Musician, arranger and synth player extraordinaire Patrick Adams returns to the Red Bull Music Academy Festival NYC to curate a two-hour concert of his greatest hits, selected from the catalog of more than 1,000 songs he’s been credited with working on.
I was personally interested in hearing his wisdom about succeeding for several decades in his craft, which dates back to his work in the Sparks in the 1960s, places him as a synth pioneer and disco producer in the 1970s and a collaborator of young hip-hop such as Salt-N-Pepa, Eric B. and Rakim in the 80s, right up to the present time.
Adams spoke with the AmNews via phone about the music industry, his personal path of working in different genres and facets in music, and what he plans to do at the festival. He’ll be performing May 11 at 2116 Adam Clayton Powell Jr. Blvd. in New York City.
AmNews: You of course, have had a long and healthy career in the music business. What can you say about your goals when you first started in the business?
Adams: I’ve always tried to learn as much as I could about my craft and about the arts. I tried to conquer many different genres of music. Matter of fact, one of my complaints over my lifetime is that people have tried to put labels on me. When I started out, we had a four-piece, self-contained Black band called The Sparks (in the 1960s). We were like “The Black Beatles.” We played The Young Rascals, Jimi Hendrix and a lot of pop stuff, but at the same time we played R&B, The Temptations and Motown as well. We were versatile.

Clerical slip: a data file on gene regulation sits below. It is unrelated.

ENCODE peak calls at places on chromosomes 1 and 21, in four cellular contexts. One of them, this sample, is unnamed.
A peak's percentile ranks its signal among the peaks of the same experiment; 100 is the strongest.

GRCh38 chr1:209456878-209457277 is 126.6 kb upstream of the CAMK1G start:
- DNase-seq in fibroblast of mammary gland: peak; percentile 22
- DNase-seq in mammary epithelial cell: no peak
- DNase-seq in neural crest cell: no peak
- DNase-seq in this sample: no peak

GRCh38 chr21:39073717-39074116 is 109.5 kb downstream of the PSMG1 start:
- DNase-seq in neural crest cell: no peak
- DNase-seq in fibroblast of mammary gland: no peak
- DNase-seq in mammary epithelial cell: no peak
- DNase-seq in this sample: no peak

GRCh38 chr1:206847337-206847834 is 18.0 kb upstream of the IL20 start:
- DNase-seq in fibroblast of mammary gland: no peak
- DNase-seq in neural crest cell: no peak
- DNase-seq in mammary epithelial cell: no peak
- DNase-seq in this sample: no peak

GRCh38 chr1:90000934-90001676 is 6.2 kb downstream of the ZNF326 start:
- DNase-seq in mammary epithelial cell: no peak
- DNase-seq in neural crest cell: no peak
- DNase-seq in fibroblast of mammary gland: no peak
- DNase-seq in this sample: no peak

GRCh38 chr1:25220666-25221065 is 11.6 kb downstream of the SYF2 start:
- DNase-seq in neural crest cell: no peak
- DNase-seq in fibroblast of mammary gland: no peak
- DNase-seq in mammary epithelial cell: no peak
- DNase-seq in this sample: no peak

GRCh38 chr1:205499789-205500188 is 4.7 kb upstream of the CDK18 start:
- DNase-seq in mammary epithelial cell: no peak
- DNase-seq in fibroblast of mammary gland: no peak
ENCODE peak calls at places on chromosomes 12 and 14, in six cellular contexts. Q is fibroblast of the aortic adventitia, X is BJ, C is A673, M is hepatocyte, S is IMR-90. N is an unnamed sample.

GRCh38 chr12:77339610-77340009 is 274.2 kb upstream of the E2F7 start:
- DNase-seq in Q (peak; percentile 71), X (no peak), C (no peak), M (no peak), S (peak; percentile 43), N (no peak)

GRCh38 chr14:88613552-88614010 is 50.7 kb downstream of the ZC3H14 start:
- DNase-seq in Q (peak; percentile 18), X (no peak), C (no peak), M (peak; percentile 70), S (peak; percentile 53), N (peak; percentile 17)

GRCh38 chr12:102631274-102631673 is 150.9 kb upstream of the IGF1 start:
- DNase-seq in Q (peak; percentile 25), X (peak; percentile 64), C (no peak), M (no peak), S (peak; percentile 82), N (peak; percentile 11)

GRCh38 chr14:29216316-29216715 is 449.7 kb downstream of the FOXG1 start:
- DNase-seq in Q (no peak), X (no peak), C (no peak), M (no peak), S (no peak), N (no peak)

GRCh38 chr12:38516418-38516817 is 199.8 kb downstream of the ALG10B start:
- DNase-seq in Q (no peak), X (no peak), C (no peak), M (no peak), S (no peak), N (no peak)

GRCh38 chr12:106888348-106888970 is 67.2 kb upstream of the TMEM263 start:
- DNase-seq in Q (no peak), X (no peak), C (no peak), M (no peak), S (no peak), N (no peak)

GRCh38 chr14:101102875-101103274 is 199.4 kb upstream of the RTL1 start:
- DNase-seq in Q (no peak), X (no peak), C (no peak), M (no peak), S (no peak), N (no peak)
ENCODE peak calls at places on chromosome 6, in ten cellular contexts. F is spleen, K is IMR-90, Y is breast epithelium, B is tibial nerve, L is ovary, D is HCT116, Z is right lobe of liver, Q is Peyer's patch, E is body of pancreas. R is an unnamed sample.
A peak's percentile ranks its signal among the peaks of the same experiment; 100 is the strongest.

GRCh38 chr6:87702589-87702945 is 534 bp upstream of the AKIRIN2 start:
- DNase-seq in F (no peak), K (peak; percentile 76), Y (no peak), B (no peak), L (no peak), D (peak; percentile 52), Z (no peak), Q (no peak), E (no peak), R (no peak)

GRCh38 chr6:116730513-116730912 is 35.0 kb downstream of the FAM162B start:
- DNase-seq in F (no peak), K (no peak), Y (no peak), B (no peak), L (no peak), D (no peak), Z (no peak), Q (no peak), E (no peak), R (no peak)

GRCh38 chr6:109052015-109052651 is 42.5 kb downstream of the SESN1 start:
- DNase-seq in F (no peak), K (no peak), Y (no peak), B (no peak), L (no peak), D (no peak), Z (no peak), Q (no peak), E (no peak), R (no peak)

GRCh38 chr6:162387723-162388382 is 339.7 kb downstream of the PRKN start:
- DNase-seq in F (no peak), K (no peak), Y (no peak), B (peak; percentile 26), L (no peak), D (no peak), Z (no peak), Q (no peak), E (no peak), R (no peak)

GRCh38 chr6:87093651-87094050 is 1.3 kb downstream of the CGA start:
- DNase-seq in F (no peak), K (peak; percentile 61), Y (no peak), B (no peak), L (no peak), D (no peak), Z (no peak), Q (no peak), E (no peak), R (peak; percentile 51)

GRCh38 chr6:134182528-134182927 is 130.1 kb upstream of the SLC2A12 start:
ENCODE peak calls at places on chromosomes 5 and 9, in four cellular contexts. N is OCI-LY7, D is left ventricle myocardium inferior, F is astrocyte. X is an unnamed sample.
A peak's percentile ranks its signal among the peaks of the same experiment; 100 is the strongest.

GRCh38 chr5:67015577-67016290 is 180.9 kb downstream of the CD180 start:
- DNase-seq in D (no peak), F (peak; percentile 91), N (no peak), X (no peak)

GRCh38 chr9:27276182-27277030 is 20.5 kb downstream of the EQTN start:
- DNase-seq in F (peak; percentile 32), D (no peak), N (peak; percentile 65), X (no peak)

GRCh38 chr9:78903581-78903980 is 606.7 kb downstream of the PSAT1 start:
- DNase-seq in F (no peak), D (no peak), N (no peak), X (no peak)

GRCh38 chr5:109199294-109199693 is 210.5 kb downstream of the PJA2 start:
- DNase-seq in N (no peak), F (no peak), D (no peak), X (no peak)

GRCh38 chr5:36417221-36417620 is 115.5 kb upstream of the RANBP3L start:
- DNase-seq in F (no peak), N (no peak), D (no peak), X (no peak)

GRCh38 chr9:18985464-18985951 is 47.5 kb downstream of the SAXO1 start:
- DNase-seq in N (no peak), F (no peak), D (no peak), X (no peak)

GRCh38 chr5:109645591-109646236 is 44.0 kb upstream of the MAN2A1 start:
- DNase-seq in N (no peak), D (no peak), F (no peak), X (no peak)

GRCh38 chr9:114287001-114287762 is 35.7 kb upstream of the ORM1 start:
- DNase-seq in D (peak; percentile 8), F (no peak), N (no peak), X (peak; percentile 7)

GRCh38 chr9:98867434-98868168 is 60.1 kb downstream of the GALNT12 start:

But in the middle ’70s, I started running to this problem where people would say, “Oh, he’s a great R&B writer, but he can’t do disco. For a two- to three-year period, I was making a lot of money as musical arranger working with a whole slew of artists, but people were not hiring me to produce records. I worked to knock down the notion that I was only an R&B producer and as fortune would have it, Prelude Records gave me a shot. It was under the best circumstances because all they said was, “We want a disco record.” Marv Schlachter (Prelude’s founder) asked, “How much is it going to cost?” I gave him a number, he wrote a check and three weeks later I had done the “Keep on Jumpin” album. Not wanting to be pigeonholed if the album was a success, I named the project, “Musique.” I said, “It’s music, so we’ll call it Musique.” The album was a surprise hit.
AmNews: After becoming successful as an innovative synthesizer player and conquering disco, what did you end up doing next?
Adams: In the ’80s, I became the chief engineer at Power Play Studios in Long Island City. Herbie Love Bug came into the studio and said, “Can you produce my group?” Instead of taking title producer, I told him, “You’re going to produce the record, I’ll help you, but you’re going to produce it.” He had brought me the group Salt-N-Pepa. Same thing happened with Eric B. and Rakim. They were looking for a producer. I didn’t try to grab the title. Had I been about making money alone, I would have taken credit as a producer on those projects, whether they were successes or failures, just to have gotten my name out there as much as possible. I had no idea those groups were going to blow up and sell millions of albums.
AmNews: Do you regret not taking the producer credit?
Adams: Of course, there is an element of regret. I would have been Dr. Dre 10 years before Dr. Dre was Dr. Dre.
AmNews: It seems like your career didn’t take a very straight path. Like you put on many different hats as an arranger, musician, songwriter and producer.